Both nonprofits and for-profits need to generate positive operating margins, and nonprofits are becoming more like for-profits in pursuing growth.
This article appears in the July/August 2019 edition of HealthLeaders magazine. It is a sidebar to the feature story, 3 Strategic Differences Between Nonprofit and For-Profit Hospitals.
Mission and growth are pivotal strategic areas where the lines between nonprofit and for-profit hospitals are blurred.
To remain financially viable, all health systems must generate a positive operating margin to reinvest in their organization, which can pose challenges to nonprofits from a mission perspective.
"There is natural tension with being a nonprofit and being able to maintain the organizational vitality to further our mission," says CFO Rob McMurray, MBA, CPA, of Wilmington, Delaware-based Christiana Care Health System.
While operating margin targets are in a "constant state of flux" depending on the capital needs of any given year, Christiana Care must generate a positive margin year to year, McMurray says.
"We know that we want to maintain a margin that will provide us with the resources to continue to invest in our infrastructure to deliver optimal services. And we need to continue to invest and develop the people who will lead us in our strategic aims as well as continue to invest in innovative tools and strategic partnerships. It requires a certain margin to do those things," he says.
The necessity to post a positive operating margin can be a hard sell to board members who are laser-focused on nonprofit status, McMurray says. However, Christiana Care's board recognizes the importance of both fulfilling the nonprofit mission and business needs. "We spend a lot of time educating the board and ensuring that we have a board with the proper level of sophistication to understand how our business strategies support our mission. It's critical."
Mary Ann Freas, senior vice president and CFO of Southwest General Health Center in Middleburg Heights, Ohio, says the financial reality of operating a hospital "muddies the water" at nonprofit organizations.
"I'm the CFO. I'm always worried about making sure we have the resources available to stay viable, to make sure we have a steady workforce, to have the ability to reinvest, and to do all the things that are necessary to maintain ourselves in perpetuity. I know that means my revenues must exceed my expenses."
"It gets fuzzy and it gets confusing trying to explain this to caregivers if I'm asking to cut their budget, or to live with the same budget they had last year. Reimbursement is not growing; if anything, it's flat or declining from year to year, so we have to become more efficient. Sometimes, it's a hard equation to articulate," she says.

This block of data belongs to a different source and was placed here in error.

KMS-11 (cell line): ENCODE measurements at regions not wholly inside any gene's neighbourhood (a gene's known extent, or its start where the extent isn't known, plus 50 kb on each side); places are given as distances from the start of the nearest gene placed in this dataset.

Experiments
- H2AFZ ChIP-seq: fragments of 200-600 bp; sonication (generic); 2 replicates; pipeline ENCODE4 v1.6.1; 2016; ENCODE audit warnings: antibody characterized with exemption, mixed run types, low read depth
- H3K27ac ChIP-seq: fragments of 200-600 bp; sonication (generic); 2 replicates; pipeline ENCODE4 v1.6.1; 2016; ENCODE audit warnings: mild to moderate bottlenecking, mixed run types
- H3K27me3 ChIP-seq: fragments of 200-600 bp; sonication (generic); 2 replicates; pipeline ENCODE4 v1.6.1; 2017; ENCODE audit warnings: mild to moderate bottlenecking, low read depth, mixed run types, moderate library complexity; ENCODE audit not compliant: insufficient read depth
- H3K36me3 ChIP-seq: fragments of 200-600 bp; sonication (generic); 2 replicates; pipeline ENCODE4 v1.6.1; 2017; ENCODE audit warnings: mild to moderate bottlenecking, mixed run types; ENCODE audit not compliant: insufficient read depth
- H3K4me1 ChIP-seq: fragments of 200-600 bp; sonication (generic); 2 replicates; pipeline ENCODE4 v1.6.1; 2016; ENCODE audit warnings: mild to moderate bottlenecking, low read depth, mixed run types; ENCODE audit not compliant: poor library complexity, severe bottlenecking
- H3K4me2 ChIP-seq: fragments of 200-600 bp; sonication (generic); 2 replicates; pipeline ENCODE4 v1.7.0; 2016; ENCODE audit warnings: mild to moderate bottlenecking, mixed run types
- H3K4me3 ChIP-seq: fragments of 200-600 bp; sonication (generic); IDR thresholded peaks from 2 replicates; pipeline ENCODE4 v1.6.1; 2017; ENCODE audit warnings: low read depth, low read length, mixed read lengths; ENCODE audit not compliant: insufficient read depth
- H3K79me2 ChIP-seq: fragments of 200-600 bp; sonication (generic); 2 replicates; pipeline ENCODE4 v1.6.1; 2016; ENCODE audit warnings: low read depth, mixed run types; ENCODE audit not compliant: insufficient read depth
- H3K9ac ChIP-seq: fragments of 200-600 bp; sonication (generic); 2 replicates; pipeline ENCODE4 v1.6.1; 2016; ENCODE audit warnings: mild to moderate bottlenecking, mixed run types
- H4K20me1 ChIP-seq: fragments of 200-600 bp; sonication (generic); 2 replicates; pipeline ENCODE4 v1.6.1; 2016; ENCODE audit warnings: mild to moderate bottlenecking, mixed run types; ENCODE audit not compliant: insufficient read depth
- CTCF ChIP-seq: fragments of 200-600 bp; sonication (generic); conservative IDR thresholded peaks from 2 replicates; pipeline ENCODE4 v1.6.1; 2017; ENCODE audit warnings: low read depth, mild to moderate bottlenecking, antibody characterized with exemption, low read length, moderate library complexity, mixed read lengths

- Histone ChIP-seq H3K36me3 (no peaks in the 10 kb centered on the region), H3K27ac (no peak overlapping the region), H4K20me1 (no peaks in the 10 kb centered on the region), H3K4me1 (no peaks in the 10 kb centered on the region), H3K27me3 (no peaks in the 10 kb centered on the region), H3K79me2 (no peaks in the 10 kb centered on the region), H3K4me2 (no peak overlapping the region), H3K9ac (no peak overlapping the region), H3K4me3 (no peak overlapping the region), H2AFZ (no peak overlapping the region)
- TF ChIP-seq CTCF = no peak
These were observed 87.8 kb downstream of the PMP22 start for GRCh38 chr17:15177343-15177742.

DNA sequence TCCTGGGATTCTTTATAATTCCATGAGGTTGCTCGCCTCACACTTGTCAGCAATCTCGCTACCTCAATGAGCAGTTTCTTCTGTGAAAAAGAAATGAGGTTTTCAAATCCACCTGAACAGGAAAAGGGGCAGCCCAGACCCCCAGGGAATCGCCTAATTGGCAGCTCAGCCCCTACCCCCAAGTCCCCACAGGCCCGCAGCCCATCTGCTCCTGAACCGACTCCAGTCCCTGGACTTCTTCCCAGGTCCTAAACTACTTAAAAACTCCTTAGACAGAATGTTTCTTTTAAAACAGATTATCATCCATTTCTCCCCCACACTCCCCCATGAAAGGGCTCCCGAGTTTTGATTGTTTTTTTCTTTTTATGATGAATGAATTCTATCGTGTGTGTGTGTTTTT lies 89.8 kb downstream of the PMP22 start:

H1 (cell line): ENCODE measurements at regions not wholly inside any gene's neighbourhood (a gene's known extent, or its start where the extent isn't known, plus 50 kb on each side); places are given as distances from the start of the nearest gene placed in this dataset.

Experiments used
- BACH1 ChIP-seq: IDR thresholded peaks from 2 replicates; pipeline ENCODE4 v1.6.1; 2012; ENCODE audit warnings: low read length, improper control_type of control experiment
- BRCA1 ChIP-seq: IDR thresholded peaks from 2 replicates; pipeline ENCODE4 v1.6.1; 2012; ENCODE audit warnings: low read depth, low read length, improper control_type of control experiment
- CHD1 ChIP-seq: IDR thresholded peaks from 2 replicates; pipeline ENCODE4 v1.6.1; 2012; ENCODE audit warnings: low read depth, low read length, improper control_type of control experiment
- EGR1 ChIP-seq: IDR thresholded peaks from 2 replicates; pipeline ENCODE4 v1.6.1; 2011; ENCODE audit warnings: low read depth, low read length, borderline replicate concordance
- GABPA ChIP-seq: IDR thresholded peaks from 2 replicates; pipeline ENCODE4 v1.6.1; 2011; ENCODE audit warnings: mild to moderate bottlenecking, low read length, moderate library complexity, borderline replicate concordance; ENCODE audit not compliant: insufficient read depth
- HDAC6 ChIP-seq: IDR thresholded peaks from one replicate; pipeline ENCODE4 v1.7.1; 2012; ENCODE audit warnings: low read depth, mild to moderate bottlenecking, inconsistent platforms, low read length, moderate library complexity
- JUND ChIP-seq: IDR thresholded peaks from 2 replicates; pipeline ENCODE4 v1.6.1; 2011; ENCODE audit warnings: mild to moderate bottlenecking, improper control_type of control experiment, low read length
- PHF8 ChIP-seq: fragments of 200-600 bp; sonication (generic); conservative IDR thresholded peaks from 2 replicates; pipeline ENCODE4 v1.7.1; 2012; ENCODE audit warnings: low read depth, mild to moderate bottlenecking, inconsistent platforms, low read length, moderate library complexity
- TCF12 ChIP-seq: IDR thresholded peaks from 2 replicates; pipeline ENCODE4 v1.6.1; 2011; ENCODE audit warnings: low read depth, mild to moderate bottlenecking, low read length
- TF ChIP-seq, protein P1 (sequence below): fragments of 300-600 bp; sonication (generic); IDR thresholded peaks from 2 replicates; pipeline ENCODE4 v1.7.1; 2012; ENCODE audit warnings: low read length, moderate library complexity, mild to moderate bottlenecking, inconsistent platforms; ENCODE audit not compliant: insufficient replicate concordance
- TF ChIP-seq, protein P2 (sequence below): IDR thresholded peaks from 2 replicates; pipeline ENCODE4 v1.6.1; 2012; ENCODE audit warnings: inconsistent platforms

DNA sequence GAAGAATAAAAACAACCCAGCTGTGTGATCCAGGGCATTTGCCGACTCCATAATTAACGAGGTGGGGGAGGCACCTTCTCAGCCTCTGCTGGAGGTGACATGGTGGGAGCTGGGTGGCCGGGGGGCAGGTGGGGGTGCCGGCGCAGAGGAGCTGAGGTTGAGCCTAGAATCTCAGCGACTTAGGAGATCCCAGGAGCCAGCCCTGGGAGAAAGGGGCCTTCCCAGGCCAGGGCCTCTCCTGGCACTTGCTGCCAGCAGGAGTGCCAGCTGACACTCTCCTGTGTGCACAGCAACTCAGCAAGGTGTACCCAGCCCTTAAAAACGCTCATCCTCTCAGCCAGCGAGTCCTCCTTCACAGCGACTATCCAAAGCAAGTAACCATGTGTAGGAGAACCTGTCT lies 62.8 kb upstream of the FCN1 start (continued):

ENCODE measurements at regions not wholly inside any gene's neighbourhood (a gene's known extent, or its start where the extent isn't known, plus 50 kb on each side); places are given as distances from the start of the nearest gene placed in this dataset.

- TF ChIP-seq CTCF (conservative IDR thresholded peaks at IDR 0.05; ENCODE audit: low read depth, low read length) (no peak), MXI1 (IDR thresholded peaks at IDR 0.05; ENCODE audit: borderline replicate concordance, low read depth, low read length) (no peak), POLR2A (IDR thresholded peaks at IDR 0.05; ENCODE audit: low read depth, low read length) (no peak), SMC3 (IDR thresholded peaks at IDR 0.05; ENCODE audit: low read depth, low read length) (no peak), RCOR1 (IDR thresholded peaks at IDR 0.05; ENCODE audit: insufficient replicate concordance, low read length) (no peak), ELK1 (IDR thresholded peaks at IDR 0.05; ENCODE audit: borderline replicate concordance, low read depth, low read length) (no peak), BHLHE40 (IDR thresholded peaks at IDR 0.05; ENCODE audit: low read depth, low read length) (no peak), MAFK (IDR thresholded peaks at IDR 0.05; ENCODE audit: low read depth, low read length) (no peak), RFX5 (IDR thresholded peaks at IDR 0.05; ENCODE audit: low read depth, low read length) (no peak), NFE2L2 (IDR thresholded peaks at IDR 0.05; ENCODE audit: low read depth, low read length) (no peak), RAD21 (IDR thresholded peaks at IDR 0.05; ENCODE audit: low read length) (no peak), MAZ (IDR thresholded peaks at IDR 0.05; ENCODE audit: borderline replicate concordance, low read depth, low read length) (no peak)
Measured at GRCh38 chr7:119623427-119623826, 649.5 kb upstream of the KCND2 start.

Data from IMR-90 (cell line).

Depending on patient volume, which varies from year to year, Freas says Southwest General sets an operating margin target from 2.5% to 4.0%. Meeting those targets can lead to hard choices and pointed conversations.
"Sometimes, I challenge some of the resources that clinical leaders want to bring on board. We can't be everything to everybody. There's more clarity in the for-profit world. They can say, ‘This is our business, and this is how we're going to do it.'"
Three strategies have helped Southwest General generate positive operating margins, says Freas.
First, Southwest General has a large outpatient footprint, including ambulatory facilities in Middleburg and Strongsville, Ohio, that feature physician offices and outpatient services. "That strategy has allowed Southwest to grow its outpatient revenues to a level that is nearly two-thirds of the total," she says.
Second, Freas says Southwest General's employed physician group has contributed to the organization's financial success. Third, Southwest General has made steady investments in new services such as hyperbaric wound care and outpatient physical medicine, she says.
Banking on growth
Growth has always been important at for-profit health systems because investors demand it, but growth has become equally essential at nonprofit health systems in recent years, says Paul Keckley, managing editor of The Keckley Report in Washington, D.C., and former executive director of the Center for Health Solutions at New York–based Deloitte.
"Even in a community where you are the only game in town, the declining reimbursement rates for your core services require you to find new sources of revenue to create any kind of operating margin," Keckley says.
Christopher Cheney is the senior clinical care editor at HealthLeaders.
Photo credit: Sturti/E+/Getty.com
Whether a health system is nonprofit or for-profit, generating a positive operating margin is essential to reinvest in the organization.
The necessity to post a positive operating margin can be a hard sell to board members at nonprofit health systems.